Tel: 01665 510777
Home of the Duke and Duchess of Northumberland, and the largest inhabited castle in England after Windsor, the castle has over 700 years of history. Familiar from Blackadder and Harry Potter films, it has regular archery, falconry and magical history events.
Further information: www.alnwickcastle.com
Discounted tickets can be purchased from the hotel reception.
Tel: 01668 214515
This lofty, impregnable, 11th-century coastal castle sits high on a volcanic outcrop with impressive views over the Northumberland coast from its battlements. Interesting collections of china, furniture, paintings and armour as well as an aviation museum.
Further information: www.bamburghcastle.com
Belsay Hall & Gardens
Tel: 01661 881636
This Greek Revival villa plus medieval castle ruins are set in 30 acres of Grade 1 Listed gardens, unaltered for over 200 years and containing exotic species, rhododendrons, a Magnolia Terrace and Quarry Garden, the latter inspired by the quarries of Sicily.
Further information: www.english-heritage.org.uk
St Nicholas’ Street, Newcastle
Tel: 0191 232 7938
The Norman keep is on the site of the original wooden castle (which gave ‘Newcastle’ its name) in a strategic position high above the river Tyne. Fantastic city views from the battlemented rooftop plus nearby Black Gate, medieval gatehouse.
Further information: www.newcastlecastle.co.uk
Tel: 01669 620333
Country home of Lord Armstrong, the armaments king and Victorian inventor and whose partner, Andrew Noble, lived at Jesmond Dene House. Cragside was the world’s first house to be lit by hydroelectricity; its flamboyant rooms include early examples of a hydraulic lift and telephone system while extensive grounds include a rock garden and rhododendron labyrinth.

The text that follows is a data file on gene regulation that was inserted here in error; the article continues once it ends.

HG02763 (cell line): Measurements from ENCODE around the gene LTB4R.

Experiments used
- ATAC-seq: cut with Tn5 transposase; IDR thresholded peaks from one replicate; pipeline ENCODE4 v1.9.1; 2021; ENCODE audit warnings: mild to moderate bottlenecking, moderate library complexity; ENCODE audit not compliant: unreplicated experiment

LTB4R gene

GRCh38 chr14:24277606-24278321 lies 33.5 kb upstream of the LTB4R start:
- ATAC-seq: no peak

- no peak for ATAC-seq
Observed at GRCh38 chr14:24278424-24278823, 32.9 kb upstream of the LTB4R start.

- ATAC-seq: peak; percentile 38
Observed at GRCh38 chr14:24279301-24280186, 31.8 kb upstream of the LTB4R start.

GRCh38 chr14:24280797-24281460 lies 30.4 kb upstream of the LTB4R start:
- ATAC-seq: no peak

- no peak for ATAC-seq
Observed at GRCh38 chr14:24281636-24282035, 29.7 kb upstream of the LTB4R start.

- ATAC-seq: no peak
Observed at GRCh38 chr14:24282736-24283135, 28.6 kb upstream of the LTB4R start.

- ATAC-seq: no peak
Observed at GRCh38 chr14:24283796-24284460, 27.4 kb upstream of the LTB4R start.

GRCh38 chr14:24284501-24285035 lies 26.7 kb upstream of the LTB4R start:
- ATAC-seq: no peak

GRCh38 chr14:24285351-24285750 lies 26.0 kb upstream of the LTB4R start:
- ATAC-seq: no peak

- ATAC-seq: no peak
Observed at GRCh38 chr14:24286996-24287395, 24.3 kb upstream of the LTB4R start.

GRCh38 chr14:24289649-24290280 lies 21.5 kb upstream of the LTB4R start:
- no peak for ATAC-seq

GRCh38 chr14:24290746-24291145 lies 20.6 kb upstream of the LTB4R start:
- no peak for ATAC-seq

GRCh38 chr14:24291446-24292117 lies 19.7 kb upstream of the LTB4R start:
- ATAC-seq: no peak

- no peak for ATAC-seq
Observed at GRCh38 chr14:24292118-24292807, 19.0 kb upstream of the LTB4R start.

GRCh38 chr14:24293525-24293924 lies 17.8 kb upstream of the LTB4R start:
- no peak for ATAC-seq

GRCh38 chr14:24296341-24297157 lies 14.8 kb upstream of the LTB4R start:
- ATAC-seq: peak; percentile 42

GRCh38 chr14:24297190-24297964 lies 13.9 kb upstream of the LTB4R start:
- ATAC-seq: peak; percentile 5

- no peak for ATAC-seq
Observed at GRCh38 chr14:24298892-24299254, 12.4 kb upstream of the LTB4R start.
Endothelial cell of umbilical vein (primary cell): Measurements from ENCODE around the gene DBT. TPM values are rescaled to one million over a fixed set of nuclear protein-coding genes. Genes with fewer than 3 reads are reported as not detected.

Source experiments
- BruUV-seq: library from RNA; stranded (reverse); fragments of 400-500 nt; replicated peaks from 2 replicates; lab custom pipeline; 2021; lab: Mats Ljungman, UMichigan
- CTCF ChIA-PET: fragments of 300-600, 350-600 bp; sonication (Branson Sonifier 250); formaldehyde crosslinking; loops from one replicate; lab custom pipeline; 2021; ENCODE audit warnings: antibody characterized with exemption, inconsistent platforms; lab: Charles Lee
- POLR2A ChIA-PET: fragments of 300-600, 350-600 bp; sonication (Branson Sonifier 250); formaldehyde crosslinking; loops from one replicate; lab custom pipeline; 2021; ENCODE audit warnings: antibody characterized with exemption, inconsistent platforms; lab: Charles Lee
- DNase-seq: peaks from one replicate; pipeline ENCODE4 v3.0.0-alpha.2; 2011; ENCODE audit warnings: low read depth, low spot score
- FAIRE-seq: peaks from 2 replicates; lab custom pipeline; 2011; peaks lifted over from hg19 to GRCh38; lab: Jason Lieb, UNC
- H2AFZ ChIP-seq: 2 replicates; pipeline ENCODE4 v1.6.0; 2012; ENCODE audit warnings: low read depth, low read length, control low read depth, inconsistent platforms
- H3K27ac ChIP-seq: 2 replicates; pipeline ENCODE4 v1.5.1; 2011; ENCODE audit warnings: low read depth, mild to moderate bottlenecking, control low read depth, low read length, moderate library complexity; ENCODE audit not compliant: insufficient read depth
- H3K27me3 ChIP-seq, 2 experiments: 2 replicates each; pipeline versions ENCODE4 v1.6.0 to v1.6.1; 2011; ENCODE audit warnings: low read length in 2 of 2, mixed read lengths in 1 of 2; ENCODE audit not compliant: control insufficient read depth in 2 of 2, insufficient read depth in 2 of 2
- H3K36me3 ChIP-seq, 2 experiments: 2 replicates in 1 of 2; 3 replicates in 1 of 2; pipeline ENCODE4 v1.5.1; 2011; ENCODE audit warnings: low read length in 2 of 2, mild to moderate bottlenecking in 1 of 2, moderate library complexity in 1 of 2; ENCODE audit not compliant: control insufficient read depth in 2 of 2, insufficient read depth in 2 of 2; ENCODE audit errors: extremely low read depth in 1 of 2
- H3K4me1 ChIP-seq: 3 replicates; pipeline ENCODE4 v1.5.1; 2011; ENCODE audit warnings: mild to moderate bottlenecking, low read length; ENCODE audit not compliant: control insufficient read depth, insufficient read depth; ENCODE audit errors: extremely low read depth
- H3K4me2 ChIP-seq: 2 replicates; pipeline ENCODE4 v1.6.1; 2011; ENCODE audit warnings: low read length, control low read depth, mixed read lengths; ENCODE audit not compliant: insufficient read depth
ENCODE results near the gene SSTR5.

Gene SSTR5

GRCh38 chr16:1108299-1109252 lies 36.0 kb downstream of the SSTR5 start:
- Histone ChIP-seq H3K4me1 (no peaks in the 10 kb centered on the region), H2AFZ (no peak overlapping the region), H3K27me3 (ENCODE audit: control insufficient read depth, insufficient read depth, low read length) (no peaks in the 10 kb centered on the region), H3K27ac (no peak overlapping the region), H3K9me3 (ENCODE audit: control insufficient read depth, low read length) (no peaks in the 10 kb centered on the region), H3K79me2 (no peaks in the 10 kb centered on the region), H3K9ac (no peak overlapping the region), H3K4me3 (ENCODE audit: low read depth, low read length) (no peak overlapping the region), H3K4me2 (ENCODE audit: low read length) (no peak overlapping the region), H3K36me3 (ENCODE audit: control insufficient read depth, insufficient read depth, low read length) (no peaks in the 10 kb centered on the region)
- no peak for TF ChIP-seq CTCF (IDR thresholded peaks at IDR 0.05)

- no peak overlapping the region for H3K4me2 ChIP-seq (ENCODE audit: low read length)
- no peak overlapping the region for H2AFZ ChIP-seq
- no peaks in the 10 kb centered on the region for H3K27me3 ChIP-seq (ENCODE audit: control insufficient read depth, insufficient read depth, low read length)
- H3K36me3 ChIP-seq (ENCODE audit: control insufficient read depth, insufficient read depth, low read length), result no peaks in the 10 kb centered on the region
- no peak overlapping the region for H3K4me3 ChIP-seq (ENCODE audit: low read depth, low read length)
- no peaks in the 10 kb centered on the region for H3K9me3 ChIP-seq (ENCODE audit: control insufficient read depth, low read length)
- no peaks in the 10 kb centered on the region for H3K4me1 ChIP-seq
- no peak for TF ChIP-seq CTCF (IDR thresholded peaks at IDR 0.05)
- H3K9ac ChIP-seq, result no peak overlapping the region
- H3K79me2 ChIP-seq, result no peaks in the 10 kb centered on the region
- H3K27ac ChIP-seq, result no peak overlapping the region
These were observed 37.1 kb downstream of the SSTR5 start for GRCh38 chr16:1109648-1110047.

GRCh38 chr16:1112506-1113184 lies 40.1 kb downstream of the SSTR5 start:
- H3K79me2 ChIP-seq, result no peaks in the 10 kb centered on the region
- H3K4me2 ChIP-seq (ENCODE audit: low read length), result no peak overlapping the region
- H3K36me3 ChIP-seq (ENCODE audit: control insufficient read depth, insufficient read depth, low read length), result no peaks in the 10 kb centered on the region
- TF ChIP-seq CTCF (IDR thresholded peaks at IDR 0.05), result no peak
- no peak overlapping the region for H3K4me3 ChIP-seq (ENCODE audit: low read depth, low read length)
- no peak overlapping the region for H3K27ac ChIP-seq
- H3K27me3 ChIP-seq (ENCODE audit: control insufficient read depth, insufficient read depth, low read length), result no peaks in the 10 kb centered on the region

Further information: www.nationaltrust.org.uk/cragside
Palace Green, Durham
Tel: 0191 334 3800
Norman motte-and-bailey castle - and, together with the Cathedral, a World Heritage Site - in a stunning position overlooking the River Wear. Previously the home of the Bishops of Durham, now part of Durham University (founded 1832), visits are by guided tours only and include Great Hall, Kitchen and Norman Chapel.
Further information: www.durhamworldheritagesite.com/architecture/castle
Palace Green, Durham
Tel: 0191 386 4266
Considered England’s finest example of Norman architecture, in a magnificent position overlooking the River Wear, it forms a World Heritage Site together with the adjacent Castle. Highlights include the tombs of St Cuthbert and Venerable Bede, the Tower and the Monks’ Dormitory.
Admission: Free, donations accepted
Further information: www.durhamcathedral.co.uk
Built for Roman Emperor Hadrian in AD122 as the northern outpost of the Roman Empire and now a World Heritage Site, the wall stretches 73 miles from Segedunum Fort, with its reconstructed bath house, at Wallsend in the east, to the Solway Firth on the west coast. Numerous Roman camps, forts, museums and milecastles, including Housesteads, Chesters and Vindolanda as well as the Hadrian’s Wall national trail and cycleway.
Further information: www.visithadrianswall.co.uk
Holy Island of Lindisfarne
Semi-island (cut off twice daily by tides) and home to 7th-century St Cuthbert, the sights include the ruins of the Norman Priory, Lindisfarne Castle and Gertrude Jekyll garden, beaches, bird life and Heritage Centre with copies of the famous Lindisfarne Gospels.
Further information: www.lindisfarne.org.uk
Tel: 01670 773600
17th-century hall with Palladian exterior and Italian rococo interior, including Pre-Raphaelite paintings. Surrounded by Capability Brown landscaped parkland with a walled garden.
Further information: www.nationaltrust.org.uk/wallington